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Here Are The 5 New Rules Of Business Design For Connecting With People

Flying home recently, and being the obsessive compulsive design thinker that I am, my eyes and brain started to wander. Flights are good thinking time.

Across the aisle I noticed a young guy probably about 18 was watching Breaking Bad on his laptop – it caught my eye because it was one of my favourite episodes… I remember at the time I couldn’t take my eyes off the TV.

The drinks trolley arrived and I was momentarily distracted and looked away. By the time I glanced back at the guy’s laptop… Breaking Bad was now minimised and he was reading a document. I glanced away again and when I looked back he was watching something else. Family Guy or something. Another two minutes and the screen was minimised again, another document, another burst of typing, then back again to more content. He’d flipped back to Breaking Bad and was continuing to watch the previous episode, only this time he was fast forwarding the bit he didn’t want to watch.

His behavior, whilst bizarre to watch, was perfectly normal to him. His flitting from one thing to the next, his ability to juggle several pieces of information and activity at the same time, his willingness to dip in and out of content freely and his ability to do it all without seemingly effecting his enjoyment of that content.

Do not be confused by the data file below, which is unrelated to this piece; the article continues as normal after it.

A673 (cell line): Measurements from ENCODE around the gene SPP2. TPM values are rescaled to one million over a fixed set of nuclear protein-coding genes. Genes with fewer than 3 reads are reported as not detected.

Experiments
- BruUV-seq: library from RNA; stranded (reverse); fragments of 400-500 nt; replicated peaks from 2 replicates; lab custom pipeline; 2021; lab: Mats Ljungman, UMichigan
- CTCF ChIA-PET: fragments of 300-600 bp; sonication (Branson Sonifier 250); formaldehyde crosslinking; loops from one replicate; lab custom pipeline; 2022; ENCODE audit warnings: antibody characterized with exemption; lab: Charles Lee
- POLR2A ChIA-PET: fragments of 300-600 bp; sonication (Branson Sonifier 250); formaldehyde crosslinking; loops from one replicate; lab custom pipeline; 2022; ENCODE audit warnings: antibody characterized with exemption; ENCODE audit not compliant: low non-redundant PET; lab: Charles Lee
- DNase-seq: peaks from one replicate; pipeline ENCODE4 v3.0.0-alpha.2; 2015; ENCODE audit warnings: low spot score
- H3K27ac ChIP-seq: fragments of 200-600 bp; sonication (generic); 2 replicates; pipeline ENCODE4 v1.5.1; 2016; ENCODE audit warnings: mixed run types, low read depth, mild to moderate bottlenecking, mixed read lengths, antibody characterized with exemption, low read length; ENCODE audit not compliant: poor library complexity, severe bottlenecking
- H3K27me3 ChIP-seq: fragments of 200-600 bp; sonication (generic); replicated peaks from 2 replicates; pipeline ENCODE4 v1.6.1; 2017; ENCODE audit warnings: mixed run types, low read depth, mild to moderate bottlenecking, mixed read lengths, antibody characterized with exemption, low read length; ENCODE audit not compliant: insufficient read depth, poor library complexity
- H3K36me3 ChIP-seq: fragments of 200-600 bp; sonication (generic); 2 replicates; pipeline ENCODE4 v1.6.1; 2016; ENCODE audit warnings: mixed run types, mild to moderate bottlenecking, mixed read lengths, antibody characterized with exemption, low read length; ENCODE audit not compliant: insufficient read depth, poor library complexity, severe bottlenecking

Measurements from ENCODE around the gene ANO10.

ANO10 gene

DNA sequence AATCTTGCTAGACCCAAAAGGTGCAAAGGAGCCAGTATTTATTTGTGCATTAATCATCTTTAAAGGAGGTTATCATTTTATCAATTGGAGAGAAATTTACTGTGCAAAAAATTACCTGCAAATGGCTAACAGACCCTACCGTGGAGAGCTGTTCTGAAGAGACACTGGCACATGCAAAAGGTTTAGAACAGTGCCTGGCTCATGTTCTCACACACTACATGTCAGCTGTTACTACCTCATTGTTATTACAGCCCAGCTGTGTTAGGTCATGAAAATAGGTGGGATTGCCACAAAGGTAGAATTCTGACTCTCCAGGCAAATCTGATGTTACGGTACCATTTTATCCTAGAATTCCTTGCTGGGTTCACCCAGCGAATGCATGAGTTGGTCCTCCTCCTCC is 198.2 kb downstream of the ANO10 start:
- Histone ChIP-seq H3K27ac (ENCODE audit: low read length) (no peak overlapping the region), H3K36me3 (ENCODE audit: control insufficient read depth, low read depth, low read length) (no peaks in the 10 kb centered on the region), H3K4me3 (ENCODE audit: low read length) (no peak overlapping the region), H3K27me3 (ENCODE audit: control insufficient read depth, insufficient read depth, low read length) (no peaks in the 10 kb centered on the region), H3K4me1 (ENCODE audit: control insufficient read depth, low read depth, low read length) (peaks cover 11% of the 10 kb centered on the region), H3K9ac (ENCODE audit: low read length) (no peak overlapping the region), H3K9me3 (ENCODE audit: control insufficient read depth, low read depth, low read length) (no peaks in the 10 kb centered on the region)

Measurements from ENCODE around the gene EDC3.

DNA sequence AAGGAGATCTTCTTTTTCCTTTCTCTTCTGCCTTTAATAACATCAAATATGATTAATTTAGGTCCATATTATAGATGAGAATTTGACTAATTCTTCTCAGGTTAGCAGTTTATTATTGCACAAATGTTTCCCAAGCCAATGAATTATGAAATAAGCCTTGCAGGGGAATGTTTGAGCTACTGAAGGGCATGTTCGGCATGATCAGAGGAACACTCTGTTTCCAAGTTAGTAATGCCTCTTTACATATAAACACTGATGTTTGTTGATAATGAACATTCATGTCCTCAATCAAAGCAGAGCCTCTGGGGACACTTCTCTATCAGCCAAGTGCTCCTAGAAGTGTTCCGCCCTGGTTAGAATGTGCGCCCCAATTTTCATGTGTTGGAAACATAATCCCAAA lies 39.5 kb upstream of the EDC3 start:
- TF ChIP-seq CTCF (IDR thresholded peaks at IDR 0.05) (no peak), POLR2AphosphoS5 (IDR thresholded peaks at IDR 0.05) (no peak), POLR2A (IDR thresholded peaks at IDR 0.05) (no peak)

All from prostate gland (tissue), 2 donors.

I don’t think this was a case of ADD or that Breaking Bad wasn’t gripping. I just think that nowadays we dip in and dip out of everything, we flit from one thing to the next, not because we’re particularly unsatisfied or aggravated but just because we can – so much content, so little time. We’ve been rewired thanks to the mobile devices 91% of us keep within arm’s reach at all times (guilty).

Nothing we do is linear anymore.

Designworks creative director James Sterling.

And our relationship with brands are the same.

Those old convenient straight lines of Awareness – Interest – Desire – Action are dead. Organisations must rethink their relationship with their consumers. In fact, let’s stop calling them consumers, just call them humans.

As Unilever’s global SVP of marketing, Marc Mathieu recently said: “Forget about consumers. Consumers are dead. All of our vocabulary as marketers talks about people in a way that’s not considering them like humans.”

User or human-centred design has to be part of every organisation’s DNA if it’s to cope with the pressures that an increasingly fast paced, connected and mobile world throws at us.

How you design your business and its related experiences are becoming more vital than how you communicate them. Telstra’s recent success over other telco’s hasn’t just been because of bigger ad spend. It’s been the result of a skilfully choreographed reinvention of what was, let’s face it, a disliked nana-brand only a couple of years ago, to be a service provider that enables better digital lifestyles for more people.